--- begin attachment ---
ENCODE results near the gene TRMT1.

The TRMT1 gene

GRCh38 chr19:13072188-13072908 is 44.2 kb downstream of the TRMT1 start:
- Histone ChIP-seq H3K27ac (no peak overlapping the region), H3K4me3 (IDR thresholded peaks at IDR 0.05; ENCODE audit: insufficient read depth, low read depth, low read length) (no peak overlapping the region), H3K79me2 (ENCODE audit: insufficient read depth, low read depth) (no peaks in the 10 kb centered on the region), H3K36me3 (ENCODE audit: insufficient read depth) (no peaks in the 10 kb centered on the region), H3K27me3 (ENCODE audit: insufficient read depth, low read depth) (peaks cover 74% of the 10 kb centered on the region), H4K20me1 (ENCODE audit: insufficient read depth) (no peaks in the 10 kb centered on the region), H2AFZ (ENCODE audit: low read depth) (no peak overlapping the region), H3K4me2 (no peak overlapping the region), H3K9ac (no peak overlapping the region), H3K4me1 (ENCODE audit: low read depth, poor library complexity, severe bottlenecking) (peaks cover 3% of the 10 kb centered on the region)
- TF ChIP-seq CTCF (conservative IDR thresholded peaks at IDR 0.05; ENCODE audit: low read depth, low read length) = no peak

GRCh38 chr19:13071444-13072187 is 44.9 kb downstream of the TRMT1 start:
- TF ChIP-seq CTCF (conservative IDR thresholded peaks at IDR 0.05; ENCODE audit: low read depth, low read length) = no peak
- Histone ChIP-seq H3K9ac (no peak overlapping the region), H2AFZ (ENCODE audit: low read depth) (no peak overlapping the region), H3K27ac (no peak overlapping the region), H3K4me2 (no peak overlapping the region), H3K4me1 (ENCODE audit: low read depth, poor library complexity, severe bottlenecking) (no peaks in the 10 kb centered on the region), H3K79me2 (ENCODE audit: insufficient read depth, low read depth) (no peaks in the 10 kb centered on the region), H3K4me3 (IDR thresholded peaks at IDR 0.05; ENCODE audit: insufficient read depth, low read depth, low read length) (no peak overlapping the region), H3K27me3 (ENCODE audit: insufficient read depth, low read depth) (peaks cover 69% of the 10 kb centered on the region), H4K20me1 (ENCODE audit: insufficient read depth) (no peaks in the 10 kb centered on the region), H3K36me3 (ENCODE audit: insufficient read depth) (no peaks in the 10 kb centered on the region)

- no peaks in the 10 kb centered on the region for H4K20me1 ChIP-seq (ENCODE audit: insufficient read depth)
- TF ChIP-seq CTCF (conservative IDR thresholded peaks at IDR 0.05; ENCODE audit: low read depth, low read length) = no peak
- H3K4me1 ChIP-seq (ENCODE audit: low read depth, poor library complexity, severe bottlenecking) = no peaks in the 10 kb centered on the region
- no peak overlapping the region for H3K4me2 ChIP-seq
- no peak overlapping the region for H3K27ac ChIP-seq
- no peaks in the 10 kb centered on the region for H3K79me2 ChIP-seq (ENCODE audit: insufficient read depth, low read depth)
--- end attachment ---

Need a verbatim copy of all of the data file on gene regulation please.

ENCODE results near the gene TRMT1.

The TRMT1 gene

GRCh38 chr19:13072188-13072908 is 44.2 kb downstream of the TRMT1 start:
- Histone ChIP-seq H3K27ac (no peak overlapping the region), H3K4me3 (IDR thresholded peaks at IDR 0.05; ENCODE audit: insufficient read depth, low read depth, low read length) (no peak overlapping the region), H3K79me2 (ENCODE audit: insufficient read depth, low read depth) (no peaks in the 10 kb centered on the region), H3K36me3 (ENCODE audit: insufficient read depth) (no peaks in the 10 kb centered on the region), H3K27me3 (ENCODE audit: insufficient read depth, low read depth) (peaks cover 74% of the 10 kb centered on the region), H4K20me1 (ENCODE audit: insufficient read depth) (no peaks in the 10 kb centered on the region), H2AFZ (ENCODE audit: low read depth) (no peak overlapping the region), H3K4me2 (no peak overlapping the region), H3K9ac (no peak overlapping the region), H3K4me1 (ENCODE audit: low read depth, poor library complexity, severe bottlenecking) (peaks cover 3% of the 10 kb centered on the region)
- TF ChIP-seq CTCF (conservative IDR thresholded peaks at IDR 0.05; ENCODE audit: low read depth, low read length) = no peak

GRCh38 chr19:13071444-13072187 is 44.9 kb downstream of the TRMT1 start:
- TF ChIP-seq CTCF (conservative IDR thresholded peaks at IDR 0.05; ENCODE audit: low read depth, low read length) = no peak
- Histone ChIP-seq H3K9ac (no peak overlapping the region), H2AFZ (ENCODE audit: low read depth) (no peak overlapping the region), H3K27ac (no peak overlapping the region), H3K4me2 (no peak overlapping the region), H3K4me1 (ENCODE audit: low read depth, poor library complexity, severe bottlenecking) (no peaks in the 10 kb centered on the region), H3K79me2 (ENCODE audit: insufficient read depth, low read depth) (no peaks in the 10 kb centered on the region), H3K4me3 (IDR thresholded peaks at IDR 0.05; ENCODE audit: insufficient read depth, low read depth, low read length) (no peak overlapping the region), H3K27me3 (ENCODE audit: insufficient read depth, low read depth) (peaks cover 69% of the 10 kb centered on the region), H4K20me1 (ENCODE audit: insufficient read depth) (no peaks in the 10 kb centered on the region), H3K36me3 (ENCODE audit: insufficient read depth) (no peaks in the 10 kb centered on the region)

- no peaks in the 10 kb centered on the region for H4K20me1 ChIP-seq (ENCODE audit: insufficient read depth)
- TF ChIP-seq CTCF (conservative IDR thresholded peaks at IDR 0.05; ENCODE audit: low read depth, low read length) = no peak
- H3K4me1 ChIP-seq (ENCODE audit: low read depth, poor library complexity, severe bottlenecking) = no peaks in the 10 kb centered on the region
- no peak overlapping the region for H3K4me2 ChIP-seq
- no peak overlapping the region for H3K27ac ChIP-seq
- no peaks in the 10 kb centered on the region for H3K79me2 ChIP-seq (ENCODE audit: insufficient read depth, low read depth)